The Kiplings and India: A Collection of Writings from British India, 1870-1900

The Khalsa Diwan (April 27, 1887)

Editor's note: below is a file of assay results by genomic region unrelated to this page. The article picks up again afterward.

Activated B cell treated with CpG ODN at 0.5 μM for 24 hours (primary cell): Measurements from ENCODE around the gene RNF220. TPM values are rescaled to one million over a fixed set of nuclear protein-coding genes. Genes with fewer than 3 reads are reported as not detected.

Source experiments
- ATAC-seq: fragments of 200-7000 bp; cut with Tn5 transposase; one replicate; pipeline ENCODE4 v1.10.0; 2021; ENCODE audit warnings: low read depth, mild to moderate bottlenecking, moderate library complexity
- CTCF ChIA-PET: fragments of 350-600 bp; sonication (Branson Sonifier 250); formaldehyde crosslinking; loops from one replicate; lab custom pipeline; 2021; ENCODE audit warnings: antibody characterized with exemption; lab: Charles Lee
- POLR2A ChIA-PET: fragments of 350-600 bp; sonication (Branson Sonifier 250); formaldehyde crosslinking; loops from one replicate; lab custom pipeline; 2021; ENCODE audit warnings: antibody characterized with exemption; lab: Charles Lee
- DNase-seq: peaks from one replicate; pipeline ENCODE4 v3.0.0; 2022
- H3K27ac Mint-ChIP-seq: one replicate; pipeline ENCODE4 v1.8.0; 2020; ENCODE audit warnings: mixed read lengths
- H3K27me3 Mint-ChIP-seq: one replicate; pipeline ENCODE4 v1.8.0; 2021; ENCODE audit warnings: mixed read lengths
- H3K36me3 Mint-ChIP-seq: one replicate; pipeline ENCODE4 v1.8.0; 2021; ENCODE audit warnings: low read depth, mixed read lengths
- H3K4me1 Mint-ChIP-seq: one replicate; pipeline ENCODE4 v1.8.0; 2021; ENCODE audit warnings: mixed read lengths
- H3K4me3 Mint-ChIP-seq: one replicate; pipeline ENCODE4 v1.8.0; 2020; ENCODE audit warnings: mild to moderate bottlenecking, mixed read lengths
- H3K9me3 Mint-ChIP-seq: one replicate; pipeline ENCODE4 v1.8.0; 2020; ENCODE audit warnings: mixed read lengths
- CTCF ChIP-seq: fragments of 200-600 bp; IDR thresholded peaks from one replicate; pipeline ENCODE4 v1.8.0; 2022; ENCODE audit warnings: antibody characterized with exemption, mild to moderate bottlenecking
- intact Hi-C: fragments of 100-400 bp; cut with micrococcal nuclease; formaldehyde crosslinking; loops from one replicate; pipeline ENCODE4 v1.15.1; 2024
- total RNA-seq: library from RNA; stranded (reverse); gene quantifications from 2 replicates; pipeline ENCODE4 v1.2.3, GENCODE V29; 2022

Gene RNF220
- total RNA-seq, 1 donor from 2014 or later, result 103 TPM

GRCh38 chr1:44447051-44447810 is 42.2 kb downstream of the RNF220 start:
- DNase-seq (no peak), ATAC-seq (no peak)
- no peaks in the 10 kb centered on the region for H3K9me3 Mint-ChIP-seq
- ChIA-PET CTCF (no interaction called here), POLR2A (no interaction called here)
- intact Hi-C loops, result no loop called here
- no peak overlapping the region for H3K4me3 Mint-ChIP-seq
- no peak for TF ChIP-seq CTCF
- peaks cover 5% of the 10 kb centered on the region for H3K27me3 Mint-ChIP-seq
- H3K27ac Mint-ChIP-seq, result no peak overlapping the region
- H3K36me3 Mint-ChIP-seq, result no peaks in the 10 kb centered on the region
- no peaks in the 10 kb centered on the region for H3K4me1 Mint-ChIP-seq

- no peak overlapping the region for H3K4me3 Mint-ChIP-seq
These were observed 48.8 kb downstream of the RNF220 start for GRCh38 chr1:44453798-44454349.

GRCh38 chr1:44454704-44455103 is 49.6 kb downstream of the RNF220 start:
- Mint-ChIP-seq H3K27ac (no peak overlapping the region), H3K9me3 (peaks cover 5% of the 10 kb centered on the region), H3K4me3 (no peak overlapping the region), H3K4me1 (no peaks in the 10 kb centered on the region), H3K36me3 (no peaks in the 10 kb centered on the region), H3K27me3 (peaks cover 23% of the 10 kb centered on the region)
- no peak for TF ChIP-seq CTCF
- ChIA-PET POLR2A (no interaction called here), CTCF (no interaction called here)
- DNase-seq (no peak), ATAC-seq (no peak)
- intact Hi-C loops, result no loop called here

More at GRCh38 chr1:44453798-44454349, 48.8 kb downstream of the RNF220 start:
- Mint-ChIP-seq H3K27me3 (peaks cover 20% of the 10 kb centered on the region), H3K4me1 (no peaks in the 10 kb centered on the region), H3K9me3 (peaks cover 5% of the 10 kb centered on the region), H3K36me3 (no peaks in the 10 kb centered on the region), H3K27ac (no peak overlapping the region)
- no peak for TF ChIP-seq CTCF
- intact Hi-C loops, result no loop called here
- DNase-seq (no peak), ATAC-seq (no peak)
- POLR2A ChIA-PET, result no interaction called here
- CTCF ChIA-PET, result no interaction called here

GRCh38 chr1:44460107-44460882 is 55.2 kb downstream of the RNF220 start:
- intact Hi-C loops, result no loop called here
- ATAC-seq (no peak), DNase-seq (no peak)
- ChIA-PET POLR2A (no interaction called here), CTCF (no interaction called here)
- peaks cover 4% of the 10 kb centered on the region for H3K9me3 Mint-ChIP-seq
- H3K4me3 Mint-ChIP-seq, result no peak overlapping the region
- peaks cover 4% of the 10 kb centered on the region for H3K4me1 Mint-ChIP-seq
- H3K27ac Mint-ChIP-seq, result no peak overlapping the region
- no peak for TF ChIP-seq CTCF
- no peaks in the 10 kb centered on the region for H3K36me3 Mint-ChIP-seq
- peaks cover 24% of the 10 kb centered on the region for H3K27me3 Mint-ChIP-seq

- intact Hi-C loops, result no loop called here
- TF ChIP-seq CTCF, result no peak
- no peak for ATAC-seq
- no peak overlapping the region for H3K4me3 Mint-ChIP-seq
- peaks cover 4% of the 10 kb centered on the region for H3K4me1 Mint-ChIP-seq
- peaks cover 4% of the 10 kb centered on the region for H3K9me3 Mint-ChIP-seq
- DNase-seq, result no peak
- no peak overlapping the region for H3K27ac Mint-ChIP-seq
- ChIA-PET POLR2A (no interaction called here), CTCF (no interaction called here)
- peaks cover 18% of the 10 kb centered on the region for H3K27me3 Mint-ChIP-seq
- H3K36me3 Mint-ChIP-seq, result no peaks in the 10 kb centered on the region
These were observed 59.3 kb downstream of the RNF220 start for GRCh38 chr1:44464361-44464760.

The Address lately presented by the Khalsa Diwan—the confederation of the Singh Sabhas throughout the Province—to His Honor the Lieutenant-Governor, may be accepted as expressing tho public opinion of the orthodox Sikh brotherhood; and, seeing how important a factor this opinion must always be in Punjab politics, it is worth noting the chief points alluded to, and the manner of their reception by our new Lieutenant-Governor. Besides the usual sentiments of devotion to learning and enlightenment generally, the Khalsa Diwan express two definite educational hopes: first, that the dropped scheme of an Agricultural School for the Punjab may be revived under Mr. J. B. Lyall; and secondly, that the Punjab University may be thoroughly reformed. Turning to legislation, the Khalsa Diwan notice only the Land Tenancy Bill. They confess that, before His Honor came to the Punjab, they had fears respecting this Bill: but that now, knowing his sympathy of old for the agriculturist, they have confidence that good only will be done. Lastly, with regard to religious matters, the Khalsa Diwan denounce the present management of the great Sikh temple, and declare their intention to bring the matter again before His Honor's notice. With regard to the Tenancy Bill, Mr. Lyall's reply, which we have already published, merely suggested that the fears of the Khalsa Diwan had been groundless; that the Bill was before the Legislative Council, and all doubtful points would be carefully considered. To the other subjects of special interest—the Agricultural School, the reform of the Punjab University, and the mismanagement of the Golden Temple His Honor committed himself to no opinion. 

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